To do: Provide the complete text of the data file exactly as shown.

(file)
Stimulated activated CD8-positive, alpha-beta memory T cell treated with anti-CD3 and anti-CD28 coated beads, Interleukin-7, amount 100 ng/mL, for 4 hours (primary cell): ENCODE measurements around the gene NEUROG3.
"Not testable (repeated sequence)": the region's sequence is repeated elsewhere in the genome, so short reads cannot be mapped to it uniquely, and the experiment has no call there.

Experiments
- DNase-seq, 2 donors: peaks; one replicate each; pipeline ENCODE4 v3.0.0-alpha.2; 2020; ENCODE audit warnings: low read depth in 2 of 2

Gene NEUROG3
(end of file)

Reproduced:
Stimulated activated CD8-positive, alpha-beta memory T cell treated with anti-CD3 and anti-CD28 coated beads, Interleukin-7, amount 100 ng/mL, for 4 hours (primary cell): ENCODE measurements around the gene NEUROG3.
"Not testable (repeated sequence)": the region's sequence is repeated elsewhere in the genome, so short reads cannot be mapped to it uniquely, and the experiment has no call there.

Experiments
- DNase-seq, 2 donors: peaks; one replicate each; pipeline ENCODE4 v3.0.0-alpha.2; 2020; ENCODE audit warnings: low read depth in 2 of 2

Gene NEUROG3